Joe Davis: Yeah, yeah, and I think it's just clearer for, you know at Vanguard we believe in low cost, because we know lost cost investing, both active and passive. I mean I don't see the tremendous amount of benefits of an index fund if it was priced at 300 basis points. So, I think you know the amount of the different products available to investors has increased and in some regards have exploded perhaps too far. But at the same time is what is one trying to achieve in your portfolio, and where do you want to have confidence in either through a risk factor exposure, or through an active manager to help incrementally add value over a benchmark. We're seeing those conversations more and more.
Catherine Gordon: This wouldn't be a portfolio construction trend conversation if we didn't talk about ETFs. And you know as an active manager trying to outperform a particular benchmark how should, you know, an adviser or an institution think about structuring ETF model portfolios?
Joe Davis: Yeah I mean I think it's, you know, let's just for sake of argument, let's just say a policy portfolio is 60 percent stocks and 40 percent bonds with some global orientation to that. Which in and of itself is very tough portfolio to beat, it's, as your team's research has shown on the endowment side, the institutional side and investors at large. So you know, I think we can see where cash flow has gone, it has been going more to U.S. centric investments and it has been going to fixed income investments that tend to be, have higher credit risks such as corporate bonds, even high yield bonds and have less interest rate risk.
You know interesting given the recent events, you know the so called risk Premia outlook so that, or return outlook, capital markets outlook is actually improved for those areas that have had the more negative cash flow. So at the margin things such as overseas investing and in the fixed income world there's a very steep U.S. Treasury yield curves. So I think if I was, if hypothetically if I was an active manager I'd be thinking about (a) my horizon over which the longer the horizon the more risk I'm willing to take, the more equity centric I would be relative to that policy portfolio.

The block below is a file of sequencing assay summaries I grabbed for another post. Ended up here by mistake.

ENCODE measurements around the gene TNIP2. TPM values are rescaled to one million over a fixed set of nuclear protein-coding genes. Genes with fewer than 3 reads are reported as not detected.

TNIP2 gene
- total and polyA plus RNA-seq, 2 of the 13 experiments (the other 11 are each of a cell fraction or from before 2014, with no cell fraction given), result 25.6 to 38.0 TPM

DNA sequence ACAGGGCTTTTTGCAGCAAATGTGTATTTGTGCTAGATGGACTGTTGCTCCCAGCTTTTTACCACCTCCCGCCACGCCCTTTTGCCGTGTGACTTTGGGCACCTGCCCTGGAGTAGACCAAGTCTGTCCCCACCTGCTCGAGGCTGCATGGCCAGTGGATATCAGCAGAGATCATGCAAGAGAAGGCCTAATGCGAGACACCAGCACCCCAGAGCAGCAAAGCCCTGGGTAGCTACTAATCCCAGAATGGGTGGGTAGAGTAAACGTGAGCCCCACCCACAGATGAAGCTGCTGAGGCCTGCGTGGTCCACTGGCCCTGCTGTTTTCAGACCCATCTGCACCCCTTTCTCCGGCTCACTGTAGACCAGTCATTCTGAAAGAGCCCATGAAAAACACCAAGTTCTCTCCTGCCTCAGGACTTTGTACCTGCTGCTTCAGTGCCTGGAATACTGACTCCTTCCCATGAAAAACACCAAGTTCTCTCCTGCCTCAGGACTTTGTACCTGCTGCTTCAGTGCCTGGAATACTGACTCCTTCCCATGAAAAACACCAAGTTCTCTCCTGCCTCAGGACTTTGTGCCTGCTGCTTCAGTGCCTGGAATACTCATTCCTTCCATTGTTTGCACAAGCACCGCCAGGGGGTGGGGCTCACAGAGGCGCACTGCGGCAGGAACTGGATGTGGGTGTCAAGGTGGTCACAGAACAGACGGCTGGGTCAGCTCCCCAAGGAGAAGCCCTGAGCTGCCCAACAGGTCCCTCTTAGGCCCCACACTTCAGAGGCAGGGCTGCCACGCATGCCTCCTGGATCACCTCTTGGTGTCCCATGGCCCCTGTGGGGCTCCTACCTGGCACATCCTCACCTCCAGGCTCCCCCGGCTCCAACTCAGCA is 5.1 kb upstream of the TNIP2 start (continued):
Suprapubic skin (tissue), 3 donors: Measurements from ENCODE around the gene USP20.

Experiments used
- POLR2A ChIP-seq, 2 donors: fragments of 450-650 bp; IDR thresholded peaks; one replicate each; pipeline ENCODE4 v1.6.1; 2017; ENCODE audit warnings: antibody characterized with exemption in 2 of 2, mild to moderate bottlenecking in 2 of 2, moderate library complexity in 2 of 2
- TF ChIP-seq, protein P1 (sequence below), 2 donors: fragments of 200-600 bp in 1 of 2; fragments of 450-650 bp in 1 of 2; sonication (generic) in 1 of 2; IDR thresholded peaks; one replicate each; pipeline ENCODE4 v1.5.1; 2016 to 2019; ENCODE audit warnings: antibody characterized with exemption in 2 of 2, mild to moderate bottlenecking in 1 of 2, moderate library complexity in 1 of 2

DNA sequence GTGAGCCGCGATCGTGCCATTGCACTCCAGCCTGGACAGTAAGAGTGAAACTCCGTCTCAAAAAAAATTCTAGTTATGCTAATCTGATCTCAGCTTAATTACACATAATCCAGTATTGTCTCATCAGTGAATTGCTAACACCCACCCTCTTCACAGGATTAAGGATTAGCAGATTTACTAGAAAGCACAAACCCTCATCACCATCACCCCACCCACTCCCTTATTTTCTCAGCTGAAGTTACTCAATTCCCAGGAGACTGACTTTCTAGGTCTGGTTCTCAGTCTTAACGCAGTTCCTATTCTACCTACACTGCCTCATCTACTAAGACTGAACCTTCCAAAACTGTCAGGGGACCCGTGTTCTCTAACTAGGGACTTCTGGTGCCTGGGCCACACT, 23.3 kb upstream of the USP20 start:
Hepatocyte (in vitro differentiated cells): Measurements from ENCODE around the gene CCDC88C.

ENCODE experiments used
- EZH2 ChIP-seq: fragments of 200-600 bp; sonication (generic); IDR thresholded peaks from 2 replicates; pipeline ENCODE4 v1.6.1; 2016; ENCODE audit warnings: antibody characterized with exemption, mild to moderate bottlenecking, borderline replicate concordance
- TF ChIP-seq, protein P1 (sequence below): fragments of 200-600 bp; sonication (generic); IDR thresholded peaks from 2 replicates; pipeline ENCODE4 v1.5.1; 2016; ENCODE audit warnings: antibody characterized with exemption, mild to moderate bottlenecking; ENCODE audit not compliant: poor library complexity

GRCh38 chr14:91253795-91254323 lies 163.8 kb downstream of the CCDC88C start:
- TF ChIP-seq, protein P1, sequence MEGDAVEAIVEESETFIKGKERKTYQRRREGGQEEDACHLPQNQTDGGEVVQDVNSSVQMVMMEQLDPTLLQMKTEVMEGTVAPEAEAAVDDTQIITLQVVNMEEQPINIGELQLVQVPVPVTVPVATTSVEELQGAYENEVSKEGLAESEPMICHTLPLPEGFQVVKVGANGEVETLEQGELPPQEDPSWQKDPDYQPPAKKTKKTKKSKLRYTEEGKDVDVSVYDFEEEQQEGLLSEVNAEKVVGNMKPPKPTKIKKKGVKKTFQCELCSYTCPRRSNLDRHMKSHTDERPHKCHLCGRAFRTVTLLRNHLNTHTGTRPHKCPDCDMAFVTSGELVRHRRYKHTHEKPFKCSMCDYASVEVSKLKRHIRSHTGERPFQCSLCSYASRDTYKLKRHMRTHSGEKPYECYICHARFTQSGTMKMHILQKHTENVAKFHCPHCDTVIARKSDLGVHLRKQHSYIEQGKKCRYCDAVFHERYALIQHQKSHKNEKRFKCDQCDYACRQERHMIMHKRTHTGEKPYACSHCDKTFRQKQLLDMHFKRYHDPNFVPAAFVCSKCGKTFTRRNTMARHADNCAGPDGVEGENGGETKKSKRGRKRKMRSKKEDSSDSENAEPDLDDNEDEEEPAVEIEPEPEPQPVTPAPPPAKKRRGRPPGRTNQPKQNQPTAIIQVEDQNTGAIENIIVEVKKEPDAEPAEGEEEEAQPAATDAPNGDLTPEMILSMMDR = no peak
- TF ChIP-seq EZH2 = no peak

But that said, be very cautious of saying if I'm concerned at all about near term volatility I should have more high grade2 fixed income investments to weather and moderate that volatility and I think that's something that may be lost in this low interest rate environment.
Catherine Gordon: And I didn't think that really captures, at least from our experience, or the three or four big trends that we're having conversations with clients about. Great thanks.
Joe Davis: Thank you Catherine.
1Duration: A measure of the sensitivity of bond—and bond mutual fund—prices to interest rate movements.
2High grade: A bond whose credit quality is considered to be among the highest by independent bond-rating agencies.
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Vanguard's chief economist talks about key trends
What themes are on the minds of clients right now? In this video, Catherine Gordon, a principal in Vanguard Investment Strategy Group, and Joe Davis, Vanguard's chief economist, discuss key emerging trends in client conversations, including the outlook on equity markets and fixed income tactics.
Also of interest:
- Is the global recovery on track?
- What's ahead for interest rates?
- Time for optimism in Europe?
- Where are emerging markets headed?
- Is China headed for a slowdown?
- How to manage "country risk"
- All investing is subject to risk, including the possible loss of the money you invest. Past performance is not a guarantee of future returns.